Osama bin Laden’s dead pictures shouldn’t be released because it will incite violence and be used as a recruitment tool by al-Qaeda.

Those who argue otherwise don’t understand what motivates Muslim extremists and human beings in general. They don’t understand that imagery and symbolism matter.

They forget that mere cartoons deemed offensive by Muslims incited Muslim extremists to burn Danish embassies and make serious attempts to kill the cartoonists.

They forget that a Florida pastor’s decision to burn copies of the Quran incited Muslim extremists thousands of miles away to kill innocent UN staff members in Afghanistan.

The fact is that imageries and symbolisms change opinions and incite actions.

For example, although doubts already swirled in the West about Ngo Dinh Diem’s government in Vietnam by 1963, it was the image of the self-immolation of Buddhist monk Thich Quang Duc that decidedly turned Western public perceptions against Diem.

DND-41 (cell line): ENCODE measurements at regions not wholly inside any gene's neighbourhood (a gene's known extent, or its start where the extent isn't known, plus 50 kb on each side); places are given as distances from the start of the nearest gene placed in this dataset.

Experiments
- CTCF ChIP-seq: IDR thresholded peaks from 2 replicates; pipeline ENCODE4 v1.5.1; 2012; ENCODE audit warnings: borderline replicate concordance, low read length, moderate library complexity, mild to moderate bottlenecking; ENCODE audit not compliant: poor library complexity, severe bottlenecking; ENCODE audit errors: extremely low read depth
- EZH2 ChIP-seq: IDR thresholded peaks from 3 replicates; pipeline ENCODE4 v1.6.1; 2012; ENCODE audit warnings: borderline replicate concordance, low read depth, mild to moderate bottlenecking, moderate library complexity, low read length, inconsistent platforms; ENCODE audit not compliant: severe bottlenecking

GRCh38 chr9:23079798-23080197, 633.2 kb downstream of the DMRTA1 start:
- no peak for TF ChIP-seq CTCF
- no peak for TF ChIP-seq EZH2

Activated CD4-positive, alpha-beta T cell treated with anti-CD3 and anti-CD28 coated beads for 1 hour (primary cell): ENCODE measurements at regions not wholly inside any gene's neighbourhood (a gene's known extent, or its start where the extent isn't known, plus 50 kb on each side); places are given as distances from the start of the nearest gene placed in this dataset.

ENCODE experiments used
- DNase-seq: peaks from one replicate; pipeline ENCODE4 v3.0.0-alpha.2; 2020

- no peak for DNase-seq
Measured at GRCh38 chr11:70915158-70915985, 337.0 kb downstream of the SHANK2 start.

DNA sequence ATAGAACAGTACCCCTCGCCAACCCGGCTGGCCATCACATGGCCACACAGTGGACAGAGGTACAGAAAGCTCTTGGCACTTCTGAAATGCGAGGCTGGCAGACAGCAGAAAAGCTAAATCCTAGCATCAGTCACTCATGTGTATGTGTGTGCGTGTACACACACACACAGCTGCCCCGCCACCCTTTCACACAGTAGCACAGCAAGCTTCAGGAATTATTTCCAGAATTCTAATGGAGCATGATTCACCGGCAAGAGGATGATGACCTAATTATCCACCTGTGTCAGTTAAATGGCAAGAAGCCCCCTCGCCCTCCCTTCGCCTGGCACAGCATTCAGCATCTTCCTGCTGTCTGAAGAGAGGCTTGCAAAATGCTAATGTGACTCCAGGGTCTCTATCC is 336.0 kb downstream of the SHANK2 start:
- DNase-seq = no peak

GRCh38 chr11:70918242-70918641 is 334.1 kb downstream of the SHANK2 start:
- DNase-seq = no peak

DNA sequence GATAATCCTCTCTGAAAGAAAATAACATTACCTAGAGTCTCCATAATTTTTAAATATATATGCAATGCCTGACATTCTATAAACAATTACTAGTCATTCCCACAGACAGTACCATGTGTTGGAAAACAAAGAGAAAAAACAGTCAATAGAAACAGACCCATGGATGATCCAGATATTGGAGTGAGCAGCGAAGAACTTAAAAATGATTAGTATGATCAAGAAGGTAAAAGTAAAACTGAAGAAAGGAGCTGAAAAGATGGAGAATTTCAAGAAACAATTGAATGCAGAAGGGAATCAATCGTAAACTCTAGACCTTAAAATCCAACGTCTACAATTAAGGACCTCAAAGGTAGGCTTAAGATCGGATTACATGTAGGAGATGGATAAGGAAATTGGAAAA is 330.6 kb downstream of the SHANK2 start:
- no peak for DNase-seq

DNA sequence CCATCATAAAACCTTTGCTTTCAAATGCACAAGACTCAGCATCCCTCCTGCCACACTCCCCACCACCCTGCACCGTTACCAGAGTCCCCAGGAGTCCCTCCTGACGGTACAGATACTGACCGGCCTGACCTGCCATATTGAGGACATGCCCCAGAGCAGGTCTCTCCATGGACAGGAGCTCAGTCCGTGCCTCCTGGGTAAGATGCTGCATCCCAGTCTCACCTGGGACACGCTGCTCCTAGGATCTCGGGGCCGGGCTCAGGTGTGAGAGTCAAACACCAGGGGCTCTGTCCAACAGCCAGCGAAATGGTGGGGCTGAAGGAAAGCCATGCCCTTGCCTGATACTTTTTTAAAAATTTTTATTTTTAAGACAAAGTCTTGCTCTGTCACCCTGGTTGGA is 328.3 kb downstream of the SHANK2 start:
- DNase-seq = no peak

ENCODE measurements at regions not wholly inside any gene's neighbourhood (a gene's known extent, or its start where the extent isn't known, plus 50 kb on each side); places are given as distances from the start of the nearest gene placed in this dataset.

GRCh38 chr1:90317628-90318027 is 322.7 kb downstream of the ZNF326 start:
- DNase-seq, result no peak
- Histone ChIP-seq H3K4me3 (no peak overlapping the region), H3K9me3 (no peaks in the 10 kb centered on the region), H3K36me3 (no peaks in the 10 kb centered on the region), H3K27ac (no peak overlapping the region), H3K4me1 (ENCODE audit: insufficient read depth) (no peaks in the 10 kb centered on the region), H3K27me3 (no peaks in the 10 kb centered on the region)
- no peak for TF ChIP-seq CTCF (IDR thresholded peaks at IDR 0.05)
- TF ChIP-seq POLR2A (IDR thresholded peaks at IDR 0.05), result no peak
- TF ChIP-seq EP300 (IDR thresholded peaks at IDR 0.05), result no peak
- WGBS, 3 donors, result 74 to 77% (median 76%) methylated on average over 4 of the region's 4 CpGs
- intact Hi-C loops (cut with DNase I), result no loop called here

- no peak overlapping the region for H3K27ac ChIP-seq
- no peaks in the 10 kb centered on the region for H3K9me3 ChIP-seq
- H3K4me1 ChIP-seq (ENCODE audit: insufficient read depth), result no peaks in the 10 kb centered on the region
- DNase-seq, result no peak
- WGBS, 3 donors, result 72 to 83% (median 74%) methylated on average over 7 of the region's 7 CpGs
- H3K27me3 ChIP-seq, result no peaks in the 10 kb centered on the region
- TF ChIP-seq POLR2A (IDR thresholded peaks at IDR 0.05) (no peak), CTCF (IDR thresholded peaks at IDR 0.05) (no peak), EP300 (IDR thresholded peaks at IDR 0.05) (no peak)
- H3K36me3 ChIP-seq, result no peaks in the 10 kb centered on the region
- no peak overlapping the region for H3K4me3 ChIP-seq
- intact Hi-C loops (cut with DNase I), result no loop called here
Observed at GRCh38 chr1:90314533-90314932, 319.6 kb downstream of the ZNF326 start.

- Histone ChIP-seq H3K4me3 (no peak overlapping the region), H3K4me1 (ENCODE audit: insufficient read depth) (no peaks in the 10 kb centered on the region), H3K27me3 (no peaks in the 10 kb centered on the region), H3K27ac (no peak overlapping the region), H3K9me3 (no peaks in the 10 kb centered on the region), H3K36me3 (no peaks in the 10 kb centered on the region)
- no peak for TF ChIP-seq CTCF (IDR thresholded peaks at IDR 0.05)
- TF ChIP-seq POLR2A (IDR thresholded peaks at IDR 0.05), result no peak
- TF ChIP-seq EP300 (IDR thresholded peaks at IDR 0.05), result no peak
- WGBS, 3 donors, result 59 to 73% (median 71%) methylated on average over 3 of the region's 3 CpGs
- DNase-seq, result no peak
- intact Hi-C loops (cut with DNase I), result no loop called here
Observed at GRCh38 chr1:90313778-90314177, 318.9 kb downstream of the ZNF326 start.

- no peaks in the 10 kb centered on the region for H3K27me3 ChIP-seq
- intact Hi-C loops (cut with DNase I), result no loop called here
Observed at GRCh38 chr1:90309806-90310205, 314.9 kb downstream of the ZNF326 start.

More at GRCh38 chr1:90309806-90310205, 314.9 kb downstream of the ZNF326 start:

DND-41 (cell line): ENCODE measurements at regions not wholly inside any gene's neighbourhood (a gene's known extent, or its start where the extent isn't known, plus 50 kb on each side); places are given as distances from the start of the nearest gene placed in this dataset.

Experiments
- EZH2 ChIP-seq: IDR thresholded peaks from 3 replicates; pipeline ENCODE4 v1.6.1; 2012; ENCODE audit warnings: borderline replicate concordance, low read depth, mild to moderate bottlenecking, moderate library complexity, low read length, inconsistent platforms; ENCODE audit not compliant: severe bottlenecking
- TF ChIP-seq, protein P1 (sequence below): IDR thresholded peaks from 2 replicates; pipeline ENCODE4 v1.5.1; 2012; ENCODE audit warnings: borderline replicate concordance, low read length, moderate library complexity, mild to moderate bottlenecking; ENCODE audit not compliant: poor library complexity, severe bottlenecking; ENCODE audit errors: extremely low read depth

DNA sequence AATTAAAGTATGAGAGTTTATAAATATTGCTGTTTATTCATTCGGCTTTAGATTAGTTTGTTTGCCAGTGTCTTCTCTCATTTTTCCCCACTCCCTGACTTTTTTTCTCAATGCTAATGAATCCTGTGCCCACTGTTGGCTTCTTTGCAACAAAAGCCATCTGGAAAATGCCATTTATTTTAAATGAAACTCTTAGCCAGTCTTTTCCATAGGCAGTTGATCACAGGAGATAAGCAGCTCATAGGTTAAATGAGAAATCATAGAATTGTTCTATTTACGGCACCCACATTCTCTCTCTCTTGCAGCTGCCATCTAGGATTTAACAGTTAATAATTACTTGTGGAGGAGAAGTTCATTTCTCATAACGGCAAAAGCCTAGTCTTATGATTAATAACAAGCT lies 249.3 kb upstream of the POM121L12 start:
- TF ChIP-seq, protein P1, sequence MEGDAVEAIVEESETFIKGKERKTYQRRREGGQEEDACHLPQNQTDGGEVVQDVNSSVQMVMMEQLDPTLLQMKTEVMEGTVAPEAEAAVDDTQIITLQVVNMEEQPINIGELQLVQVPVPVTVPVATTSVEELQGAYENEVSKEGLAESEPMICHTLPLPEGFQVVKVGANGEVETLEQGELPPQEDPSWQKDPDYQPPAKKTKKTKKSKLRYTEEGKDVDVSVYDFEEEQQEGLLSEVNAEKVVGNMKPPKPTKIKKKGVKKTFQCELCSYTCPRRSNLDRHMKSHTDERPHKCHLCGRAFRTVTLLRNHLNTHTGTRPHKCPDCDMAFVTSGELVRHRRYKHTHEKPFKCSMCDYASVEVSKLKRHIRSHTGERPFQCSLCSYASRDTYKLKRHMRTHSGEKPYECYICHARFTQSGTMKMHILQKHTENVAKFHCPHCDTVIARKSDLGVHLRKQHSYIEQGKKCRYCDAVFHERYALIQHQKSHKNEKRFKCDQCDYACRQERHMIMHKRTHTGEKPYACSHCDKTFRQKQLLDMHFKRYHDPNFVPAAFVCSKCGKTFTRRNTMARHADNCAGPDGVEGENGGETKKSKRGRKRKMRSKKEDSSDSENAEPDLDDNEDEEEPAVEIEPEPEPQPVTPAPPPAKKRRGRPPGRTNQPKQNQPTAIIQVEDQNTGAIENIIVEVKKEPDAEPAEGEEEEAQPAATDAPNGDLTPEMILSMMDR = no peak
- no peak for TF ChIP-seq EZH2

Diem soon lost US support and died of from an assassination by Vietnamese army personnel.

While certain Muslim extremists will indeed hate the US no matter what happens, they’ll hate the US more and act on that hate if they’re incited by a compelling imagery or symbol.

On May 1, the US scored a major victory by killing Osama bin Laden. The strategic benefits of his elimination outweigh whatever backlash the killing itself may incite. 

Now that he’s killed, the US government made a another good decision to not release a gruesome photo of his corpse – which if publicly available will undoubtedly become an iconic and rallying photo to Muslim extremists.